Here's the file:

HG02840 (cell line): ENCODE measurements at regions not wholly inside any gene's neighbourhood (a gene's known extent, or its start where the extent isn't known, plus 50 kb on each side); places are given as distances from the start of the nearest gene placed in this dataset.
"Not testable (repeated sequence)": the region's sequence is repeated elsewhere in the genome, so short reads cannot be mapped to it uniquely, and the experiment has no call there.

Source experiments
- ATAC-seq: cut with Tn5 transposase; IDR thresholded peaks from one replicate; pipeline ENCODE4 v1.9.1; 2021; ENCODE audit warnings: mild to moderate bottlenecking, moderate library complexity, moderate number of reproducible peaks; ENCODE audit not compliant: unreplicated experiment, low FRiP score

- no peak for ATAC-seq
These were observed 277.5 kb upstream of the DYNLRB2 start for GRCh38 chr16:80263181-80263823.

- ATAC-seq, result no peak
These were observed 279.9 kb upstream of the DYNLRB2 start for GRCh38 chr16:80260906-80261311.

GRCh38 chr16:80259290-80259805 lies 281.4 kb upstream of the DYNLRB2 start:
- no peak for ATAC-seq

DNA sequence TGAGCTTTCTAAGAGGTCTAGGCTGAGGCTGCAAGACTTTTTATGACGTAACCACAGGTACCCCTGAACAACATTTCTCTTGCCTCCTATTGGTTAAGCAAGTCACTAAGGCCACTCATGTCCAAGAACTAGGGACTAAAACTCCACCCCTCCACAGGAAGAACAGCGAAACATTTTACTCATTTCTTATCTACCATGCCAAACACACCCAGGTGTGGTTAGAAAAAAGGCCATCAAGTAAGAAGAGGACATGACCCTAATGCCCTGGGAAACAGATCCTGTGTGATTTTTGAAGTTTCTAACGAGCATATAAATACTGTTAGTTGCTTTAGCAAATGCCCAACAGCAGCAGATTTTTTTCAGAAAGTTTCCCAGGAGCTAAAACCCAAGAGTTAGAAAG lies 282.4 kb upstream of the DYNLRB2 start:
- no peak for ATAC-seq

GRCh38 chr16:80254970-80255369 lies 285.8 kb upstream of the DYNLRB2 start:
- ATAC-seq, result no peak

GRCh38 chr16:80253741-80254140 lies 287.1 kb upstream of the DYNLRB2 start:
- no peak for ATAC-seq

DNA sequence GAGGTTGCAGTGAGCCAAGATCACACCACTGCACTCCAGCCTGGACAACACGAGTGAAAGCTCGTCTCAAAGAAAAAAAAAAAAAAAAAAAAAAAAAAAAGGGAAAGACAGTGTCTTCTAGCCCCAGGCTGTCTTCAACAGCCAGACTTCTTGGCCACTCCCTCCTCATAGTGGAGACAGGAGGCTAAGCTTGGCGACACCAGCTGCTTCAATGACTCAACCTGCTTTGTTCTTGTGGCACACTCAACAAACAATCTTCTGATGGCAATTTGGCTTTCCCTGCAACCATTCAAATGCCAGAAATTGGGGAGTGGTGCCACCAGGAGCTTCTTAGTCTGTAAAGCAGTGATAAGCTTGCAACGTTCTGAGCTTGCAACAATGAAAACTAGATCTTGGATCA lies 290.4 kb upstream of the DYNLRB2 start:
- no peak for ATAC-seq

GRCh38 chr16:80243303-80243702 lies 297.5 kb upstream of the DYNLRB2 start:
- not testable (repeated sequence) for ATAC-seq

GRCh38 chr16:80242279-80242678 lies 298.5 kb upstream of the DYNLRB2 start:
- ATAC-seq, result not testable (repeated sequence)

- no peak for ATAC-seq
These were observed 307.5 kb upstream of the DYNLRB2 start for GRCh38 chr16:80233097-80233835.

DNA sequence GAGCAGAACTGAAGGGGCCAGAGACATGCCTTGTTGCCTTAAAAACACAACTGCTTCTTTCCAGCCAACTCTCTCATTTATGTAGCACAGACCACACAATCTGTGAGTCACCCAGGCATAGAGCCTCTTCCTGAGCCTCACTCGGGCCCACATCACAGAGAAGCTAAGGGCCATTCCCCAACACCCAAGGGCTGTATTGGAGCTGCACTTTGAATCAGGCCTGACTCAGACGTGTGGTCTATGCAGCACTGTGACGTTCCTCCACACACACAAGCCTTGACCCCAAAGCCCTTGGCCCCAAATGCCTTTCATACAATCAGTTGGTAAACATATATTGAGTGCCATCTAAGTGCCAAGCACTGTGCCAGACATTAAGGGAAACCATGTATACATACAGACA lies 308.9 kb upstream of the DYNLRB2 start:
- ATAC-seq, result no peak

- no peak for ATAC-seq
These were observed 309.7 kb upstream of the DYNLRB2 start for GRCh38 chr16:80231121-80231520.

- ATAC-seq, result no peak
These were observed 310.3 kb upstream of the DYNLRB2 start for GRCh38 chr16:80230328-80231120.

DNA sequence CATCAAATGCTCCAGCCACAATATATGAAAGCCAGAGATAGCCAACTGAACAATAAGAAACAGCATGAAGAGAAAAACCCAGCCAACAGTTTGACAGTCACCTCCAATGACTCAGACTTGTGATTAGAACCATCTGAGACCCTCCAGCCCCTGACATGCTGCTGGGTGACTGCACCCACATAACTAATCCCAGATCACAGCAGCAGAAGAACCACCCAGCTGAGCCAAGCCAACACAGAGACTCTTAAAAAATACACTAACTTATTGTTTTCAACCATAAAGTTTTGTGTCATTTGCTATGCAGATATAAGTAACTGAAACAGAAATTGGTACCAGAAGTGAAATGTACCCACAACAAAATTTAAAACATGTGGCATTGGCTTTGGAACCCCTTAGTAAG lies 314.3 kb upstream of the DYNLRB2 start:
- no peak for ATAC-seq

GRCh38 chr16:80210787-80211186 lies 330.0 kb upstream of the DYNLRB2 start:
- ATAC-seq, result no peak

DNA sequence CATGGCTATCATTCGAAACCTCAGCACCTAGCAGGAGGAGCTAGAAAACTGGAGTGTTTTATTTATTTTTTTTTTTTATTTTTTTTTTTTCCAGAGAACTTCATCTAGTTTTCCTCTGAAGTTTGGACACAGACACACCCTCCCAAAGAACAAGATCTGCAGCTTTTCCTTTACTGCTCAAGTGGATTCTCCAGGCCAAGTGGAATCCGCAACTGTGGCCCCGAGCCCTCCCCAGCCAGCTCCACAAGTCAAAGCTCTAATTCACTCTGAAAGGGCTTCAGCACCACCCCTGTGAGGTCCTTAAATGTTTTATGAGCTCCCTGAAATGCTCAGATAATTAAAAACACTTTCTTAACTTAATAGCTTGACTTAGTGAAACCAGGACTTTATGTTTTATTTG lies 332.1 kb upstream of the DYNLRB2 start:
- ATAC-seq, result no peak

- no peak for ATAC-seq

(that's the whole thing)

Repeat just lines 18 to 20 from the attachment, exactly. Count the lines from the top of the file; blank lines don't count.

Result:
- no peak for ATAC-seq

GRCh38 chr16:80243303-80243702 lies 297.5 kb upstream of the DYNLRB2 start:
- not testable (repeated sequence) for ATAC-seq